NASA’s Helicopter Totally Flipped Out During Its Sixth Flight on Mars

NASA’s Helicopter Totally Flipped Out During Its Sixth Flight on Mars
A sequence of images taken by Ingenuity's navigation camera shows the helicopter's odd behaviour during the anomalous flight. (Image: NASA/JPL-Caltech)

Ingenuity experienced an “in-flight anomaly” during its sixth flight on the Red Planet, causing it to fly erratically. The helicopter managed to land safely, but the incident served as an unexpected stress test of the system.

The sixth test of Ingenuity on May 22, 2021, was supposed to push the helicopter to its limits, but mission planners got far more than they bargained for. For this stint, Ingenuity was to ascend 33 feet and then fly in a southwesterly direction for 492 feet, followed by two more trips, one for nearly 50 feet and one for 164 feet before landing at a designated spot.

Ingenuity camera image taken at a height of 33 feet (10 meters) during the sixth flight.  (Image: NASA/JPL-Caltech) Ingenuity camera image taken at a height of 33 feet (10 meters) during the sixth flight. (Image: NASA/JPL-Caltech)

The test flight began well, but things started to go seriously squirrely at the tail end of Ingenuity’s first stretch. The helicopter suddenly seemed uncertain, adjusting its velocity and “tilting back and forth in an oscillating pattern,” as Håvard Grip, the chief pilot of the Ingenuity Mars Helicopter, explained in an article prepared for NASA. This odd behaviour continued throughout the flight. Before landing, “onboard sensors indicated the rotorcraft encountered roll and pitch excursions of more than 20 degrees, large control inputs, and spikes in power consumption,” added Grip.

A sequence of images depicting the final 29 seconds of the sixth flight.  (Gif: NASA/JPL-Caltech) A sequence of images depicting the final 29 seconds of the sixth flight. (Gif: NASA/JPL-Caltech)

To understand what went wrong during this flight, we have to consider how this autonomous vehicle is able to keep things right. An onboard inertial measurement unit (IMU) enables Ingenuity to keep track of its location, speed, and orientation during flight. In turn, an onboard control system reacts to these measurements, which are actually just estimates. Indeed, on its own, the IMU would be insufficient for the task, as errors would build over time. To supplement this system, the helicopter uses its onboard navigation camera, which snaps 30 images of the Martian surface during flight, which are immediately transmitted to the navigation system.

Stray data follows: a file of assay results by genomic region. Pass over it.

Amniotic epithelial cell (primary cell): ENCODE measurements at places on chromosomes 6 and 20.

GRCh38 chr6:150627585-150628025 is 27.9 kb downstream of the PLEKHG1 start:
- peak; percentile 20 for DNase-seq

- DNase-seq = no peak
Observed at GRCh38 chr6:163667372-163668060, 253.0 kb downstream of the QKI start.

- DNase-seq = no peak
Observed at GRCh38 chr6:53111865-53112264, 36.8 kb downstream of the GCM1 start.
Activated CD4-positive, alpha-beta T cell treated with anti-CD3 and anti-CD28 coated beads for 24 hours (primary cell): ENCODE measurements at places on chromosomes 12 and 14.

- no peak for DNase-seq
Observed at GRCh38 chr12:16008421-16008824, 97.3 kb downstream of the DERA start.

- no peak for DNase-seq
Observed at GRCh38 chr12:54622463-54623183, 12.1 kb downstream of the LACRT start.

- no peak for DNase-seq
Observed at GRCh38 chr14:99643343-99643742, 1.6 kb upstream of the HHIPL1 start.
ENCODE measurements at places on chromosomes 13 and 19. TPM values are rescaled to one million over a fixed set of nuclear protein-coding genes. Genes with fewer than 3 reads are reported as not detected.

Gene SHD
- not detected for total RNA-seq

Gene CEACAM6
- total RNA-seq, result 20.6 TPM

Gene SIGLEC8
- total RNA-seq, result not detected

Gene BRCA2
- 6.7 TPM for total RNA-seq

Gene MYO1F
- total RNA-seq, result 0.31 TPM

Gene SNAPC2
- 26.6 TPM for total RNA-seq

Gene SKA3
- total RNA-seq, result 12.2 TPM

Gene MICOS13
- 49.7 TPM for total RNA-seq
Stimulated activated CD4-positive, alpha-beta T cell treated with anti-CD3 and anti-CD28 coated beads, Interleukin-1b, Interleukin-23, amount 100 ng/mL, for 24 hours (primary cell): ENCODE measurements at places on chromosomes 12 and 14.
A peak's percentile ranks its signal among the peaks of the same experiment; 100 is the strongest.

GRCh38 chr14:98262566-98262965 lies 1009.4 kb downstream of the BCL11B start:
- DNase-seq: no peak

But as Grip explains, this two-pronged system is dependent on an algorithm being fed accurate timestamps:

Each time an image arrives, the navigation system’s algorithm performs a series of actions: First, it examines the timestamp that it receives together with the image in order to determine when the image was taken. Then, the algorithm makes a prediction about what the camera should have been seeing at that particular point in time, in terms of surface features that it can recognise from previous images taken moments before (typically due to colour variations and protuberances like rocks and sand ripples). Finally, the algorithm looks at where those features actually appear in the image. The navigation algorithm uses the difference between the predicted and actual locations of these features to correct its estimates of position, velocity, and attitude.

At the 54-second mark of Ingenuity’s sixth flight, an in-flight anomaly upset this delicate balance. The steady flow of camera information was disrupted by a glitch — a single lost frame — causing all subsequent navigation images to be delivered with an erroneous timestamp. The navigation algorithm was thus operating with incorrect information about when the images were taken. Working with degraded data, Ingenuity entered into a mode in which it continually had to make corrections, resulting in the back-and-forth motions. Remarkably, Ingenuity still managed to continue its flight and land within a stone’s throw of its target location.

NASA designed Ingenuity to tolerate significant errors without becoming unstable, including errors in timing,” wrote Grip. This “built-in margin was not fully needed in Ingenuity’s previous flights because the vehicle’s behaviour was in-family with our expectations, but this margin came to the rescue” during the sixth flight. In addition, Grip said the helicopter “muscled through the situation” using its rotor system, actuators, and power system, which all responded to the increased demands of the wild flight.

Ingenuity — no worse for wear — the day after its sixth flight.  (Image: NASA/JPL-Caltech) Ingenuity — no worse for wear — the day after its sixth flight. (Image: NASA/JPL-Caltech)

The anomalous flight wasn’t intended, but by pushing Ingenuity to its limits, the glitch will likely produce some meaningful data. This “data will be carefully analysed in the time ahead, expanding our reservoir of knowledge about flying helicopters on Mars,” said Grip.